Don’t Count a Border Deal Out Yet

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While several lawmakers involved in securing a border security deal said on Sunday that negotiations had stalled, the current dispute does not necessarily curtail the possibility of an agreement.

Speaking on “Fox News Sunday,” Sen. Richard Shelby (R., Ala.), the chairman of the Senate Appropriations Committee, said that Democrats and Republicans were at an impasse over the number of detention beds for people detained by Immigration Customs and Enforcement officials. Republicans have resisted Democratic demands to limit the number of beds available to the agency.

“The Border Committee Democrats are behaving, all of a sudden, irrationally,” President Trump tweeted Sunday. “Not only are they unwilling to give dollars for the obviously needed Wall (they overrode recommendations of Border Patrol experts), but they don’t even want to take muderers into custody! What’s going on?”

On Friday, officials in both parties working on reaching a deal were decidedly optimistic about the progress the committee was making. They had hoped to release an agreement by Monday to allow for the legislation to easily work its way through Congress before the government runs out of funding at the end of Feb. 15. Lawmakers said Sunday that they’re unlikely to meet that self-imposed deadline because of the detention bed issue.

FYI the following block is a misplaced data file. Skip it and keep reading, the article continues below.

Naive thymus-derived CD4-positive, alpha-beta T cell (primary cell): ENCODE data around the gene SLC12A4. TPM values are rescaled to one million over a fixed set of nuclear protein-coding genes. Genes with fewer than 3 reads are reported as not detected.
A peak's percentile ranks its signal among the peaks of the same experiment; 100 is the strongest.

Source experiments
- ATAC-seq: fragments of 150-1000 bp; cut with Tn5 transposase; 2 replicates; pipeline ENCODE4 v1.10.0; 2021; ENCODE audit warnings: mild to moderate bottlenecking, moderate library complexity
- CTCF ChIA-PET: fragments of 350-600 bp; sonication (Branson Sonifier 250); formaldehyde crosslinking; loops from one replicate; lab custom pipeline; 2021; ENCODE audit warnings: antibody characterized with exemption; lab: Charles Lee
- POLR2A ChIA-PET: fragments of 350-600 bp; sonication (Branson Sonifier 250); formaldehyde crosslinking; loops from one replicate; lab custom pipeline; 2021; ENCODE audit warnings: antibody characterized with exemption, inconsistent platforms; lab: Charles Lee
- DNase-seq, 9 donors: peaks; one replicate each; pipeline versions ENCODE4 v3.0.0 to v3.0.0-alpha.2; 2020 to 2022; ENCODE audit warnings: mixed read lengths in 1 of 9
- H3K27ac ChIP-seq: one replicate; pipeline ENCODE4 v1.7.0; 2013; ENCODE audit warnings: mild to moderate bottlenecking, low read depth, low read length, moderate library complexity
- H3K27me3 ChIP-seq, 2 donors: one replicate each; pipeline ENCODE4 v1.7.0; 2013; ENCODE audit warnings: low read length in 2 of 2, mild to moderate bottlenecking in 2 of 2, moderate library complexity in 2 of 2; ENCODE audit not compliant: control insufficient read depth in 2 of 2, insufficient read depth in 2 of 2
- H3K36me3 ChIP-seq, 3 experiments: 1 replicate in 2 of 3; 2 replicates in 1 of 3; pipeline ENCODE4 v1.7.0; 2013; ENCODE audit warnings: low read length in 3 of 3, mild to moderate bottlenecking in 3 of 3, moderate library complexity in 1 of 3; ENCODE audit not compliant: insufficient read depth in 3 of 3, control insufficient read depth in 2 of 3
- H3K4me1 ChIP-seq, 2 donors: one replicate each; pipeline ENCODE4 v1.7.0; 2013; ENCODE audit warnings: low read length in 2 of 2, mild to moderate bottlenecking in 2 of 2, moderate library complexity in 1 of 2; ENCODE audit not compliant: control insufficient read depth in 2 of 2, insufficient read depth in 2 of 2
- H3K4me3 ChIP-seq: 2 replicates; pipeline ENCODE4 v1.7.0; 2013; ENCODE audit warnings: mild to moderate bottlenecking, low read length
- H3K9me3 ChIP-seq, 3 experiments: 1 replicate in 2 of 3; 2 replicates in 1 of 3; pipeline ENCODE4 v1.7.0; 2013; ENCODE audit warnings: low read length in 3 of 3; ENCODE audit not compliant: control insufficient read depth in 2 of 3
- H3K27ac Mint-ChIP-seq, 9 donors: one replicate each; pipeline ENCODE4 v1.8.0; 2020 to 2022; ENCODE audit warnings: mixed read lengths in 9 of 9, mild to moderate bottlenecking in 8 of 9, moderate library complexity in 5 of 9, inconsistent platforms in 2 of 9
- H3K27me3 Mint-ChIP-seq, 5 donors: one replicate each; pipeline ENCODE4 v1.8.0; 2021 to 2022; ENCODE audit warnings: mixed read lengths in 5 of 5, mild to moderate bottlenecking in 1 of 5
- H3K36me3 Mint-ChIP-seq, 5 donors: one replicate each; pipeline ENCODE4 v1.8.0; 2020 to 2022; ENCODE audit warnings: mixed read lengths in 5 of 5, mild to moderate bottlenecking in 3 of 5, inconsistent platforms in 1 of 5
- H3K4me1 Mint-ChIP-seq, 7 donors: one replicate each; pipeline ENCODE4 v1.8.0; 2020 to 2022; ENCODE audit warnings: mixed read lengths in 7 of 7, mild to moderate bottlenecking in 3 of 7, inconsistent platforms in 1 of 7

Rather than a potentially show-stopping obstacle, though, Republicans may be publicly throwing cold water on the talks to signal their resistance and move Democrats off their position on detention beds.

“We’ve got to get fluid again, we’ve got to start movement,” Mr. Shelby said on Sunday of the negotiations.

The same political dynamics govern the negotiations as they did on Friday. Acting White House Chief of Staff Mick Mulvaney said on Sunday that a national emergency declaration or another shutdown are still possible, but Republicans and Democrats each have political incentives to avoid both of those options and produce a deal.

“Nobody wants a shutdown. Nobody wants the president to use some kind of emergency powers,” said Sen. Jon Tester (D., Mont.), a member of the committee involved in the talks, on “Fox News Sunday.” “Every negotiation, almost every negotiation out there, hits bumps in the road. There are bumps in the road.”

Write to Andrew Duehren at

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